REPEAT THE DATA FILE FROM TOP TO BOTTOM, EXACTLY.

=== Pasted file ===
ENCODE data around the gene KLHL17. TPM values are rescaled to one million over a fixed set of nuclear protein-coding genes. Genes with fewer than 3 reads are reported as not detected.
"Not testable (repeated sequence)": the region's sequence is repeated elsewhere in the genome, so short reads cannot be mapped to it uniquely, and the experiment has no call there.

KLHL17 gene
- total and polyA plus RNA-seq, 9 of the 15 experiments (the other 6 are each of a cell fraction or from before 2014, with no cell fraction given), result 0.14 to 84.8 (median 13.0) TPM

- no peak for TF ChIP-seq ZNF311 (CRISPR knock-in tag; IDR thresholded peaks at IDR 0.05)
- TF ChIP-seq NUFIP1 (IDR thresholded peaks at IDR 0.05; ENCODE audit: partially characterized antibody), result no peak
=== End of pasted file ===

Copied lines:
ENCODE data around the gene KLHL17. TPM values are rescaled to one million over a fixed set of nuclear protein-coding genes. Genes with fewer than 3 reads are reported as not detected.
"Not testable (repeated sequence)": the region's sequence is repeated elsewhere in the genome, so short reads cannot be mapped to it uniquely, and the experiment has no call there.

KLHL17 gene
- total and polyA plus RNA-seq, 9 of the 15 experiments (the other 6 are each of a cell fraction or from before 2014, with no cell fraction given), result 0.14 to 84.8 (median 13.0) TPM

- no peak for TF ChIP-seq ZNF311 (CRISPR knock-in tag; IDR thresholded peaks at IDR 0.05)
- TF ChIP-seq NUFIP1 (IDR thresholded peaks at IDR 0.05; ENCODE audit: partially characterized antibody), result no peak